Short: click here if you have Chrome or Firefox. (Only tested in Chrome though; Ubuntu LTS appears to be stuck on Firefox 17.)
So I read all the tutorials and put together the simplest demo page I could manage for live video in WebGL. I just wanted to display the video feed, with some kind of trivial GPU effect. It seemed like a good Hello World to dip a toe into WebGL. I didn’t know the first thing about GL, but it seems really exciting and this seemed like a good way to learn.
It wasn’t easy. Writing WebGL for the first time today, it felt like assembler on a machine with only one register of each type. Want to perform an action on a buffer? Load it into the register, and then on the next line you can run the instruction to do whatever it is you’re trying to do. I have no idea why the API works this way, but I have to imagine it’s decades of accumulated legacy cruft.
You have to poll for new video frames, which makes me sad, because there’s no new-frame event. This simple implementation is even worse than polling; it recalculates even if nothing has changed. Maybe you could avoid that by inspecting the video timestamp …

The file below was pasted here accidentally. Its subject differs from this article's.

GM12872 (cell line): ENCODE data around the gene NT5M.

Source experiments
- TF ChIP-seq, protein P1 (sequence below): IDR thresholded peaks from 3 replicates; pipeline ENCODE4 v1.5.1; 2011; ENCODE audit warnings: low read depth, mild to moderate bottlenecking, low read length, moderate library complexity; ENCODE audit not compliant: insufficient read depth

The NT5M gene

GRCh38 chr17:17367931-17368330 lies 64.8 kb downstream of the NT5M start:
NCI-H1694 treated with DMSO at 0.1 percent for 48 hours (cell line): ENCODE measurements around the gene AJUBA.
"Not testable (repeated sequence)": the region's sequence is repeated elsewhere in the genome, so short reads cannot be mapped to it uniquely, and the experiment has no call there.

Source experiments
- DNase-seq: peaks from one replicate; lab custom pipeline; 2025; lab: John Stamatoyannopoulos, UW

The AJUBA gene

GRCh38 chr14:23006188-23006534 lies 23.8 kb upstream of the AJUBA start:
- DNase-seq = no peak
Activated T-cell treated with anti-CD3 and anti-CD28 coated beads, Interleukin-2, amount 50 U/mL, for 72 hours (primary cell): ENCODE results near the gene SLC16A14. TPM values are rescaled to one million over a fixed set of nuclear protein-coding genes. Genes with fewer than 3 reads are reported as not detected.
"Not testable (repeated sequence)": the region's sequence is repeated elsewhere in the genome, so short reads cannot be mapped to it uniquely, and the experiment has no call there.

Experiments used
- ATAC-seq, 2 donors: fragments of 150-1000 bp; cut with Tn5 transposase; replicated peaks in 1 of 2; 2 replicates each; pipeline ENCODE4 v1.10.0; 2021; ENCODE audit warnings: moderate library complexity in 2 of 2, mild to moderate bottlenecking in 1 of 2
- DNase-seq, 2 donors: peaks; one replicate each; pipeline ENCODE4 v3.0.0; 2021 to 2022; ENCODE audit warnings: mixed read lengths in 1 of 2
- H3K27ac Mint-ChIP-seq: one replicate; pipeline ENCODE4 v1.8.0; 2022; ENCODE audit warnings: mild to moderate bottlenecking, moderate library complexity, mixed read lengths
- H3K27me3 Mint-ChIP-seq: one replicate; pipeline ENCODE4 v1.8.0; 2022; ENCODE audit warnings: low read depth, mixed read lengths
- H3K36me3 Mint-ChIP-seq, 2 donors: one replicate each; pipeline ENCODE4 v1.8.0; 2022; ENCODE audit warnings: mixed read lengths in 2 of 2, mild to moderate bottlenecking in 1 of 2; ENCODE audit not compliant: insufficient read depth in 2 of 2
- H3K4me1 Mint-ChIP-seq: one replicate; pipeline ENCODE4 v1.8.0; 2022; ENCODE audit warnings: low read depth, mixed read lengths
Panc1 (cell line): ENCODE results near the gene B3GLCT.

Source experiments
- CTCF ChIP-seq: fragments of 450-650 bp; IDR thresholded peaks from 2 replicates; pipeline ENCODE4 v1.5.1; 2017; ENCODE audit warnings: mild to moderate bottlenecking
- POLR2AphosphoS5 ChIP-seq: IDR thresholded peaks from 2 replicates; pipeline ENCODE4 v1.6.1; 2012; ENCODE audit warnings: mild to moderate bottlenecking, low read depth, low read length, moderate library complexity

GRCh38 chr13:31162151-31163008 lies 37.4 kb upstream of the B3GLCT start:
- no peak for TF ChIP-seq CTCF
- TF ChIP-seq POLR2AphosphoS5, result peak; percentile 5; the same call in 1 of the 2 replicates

Also, there’s no support for rectangles, only triangles. So to display a rectangular video, you have to define two triangles by manually specifying all six vertices, which happen to be at the corners of the unit square. This makes sense, I guess, but it also feels faintly ridiculous.
I think my favorite niggle is that textures are scaled to the unit square [0, 1], but the canvas is scaled to [-1, 1]. This convention mismatch means that even if all you want to do is load an image and display it, you have to write a coordinate conversion in your vertex shader. As Hello Worlds go, this one’s a doozy.
It’s pretty though. Now I just have to think of a pixel shader that you couldn’t do (fast enough) on the CPU.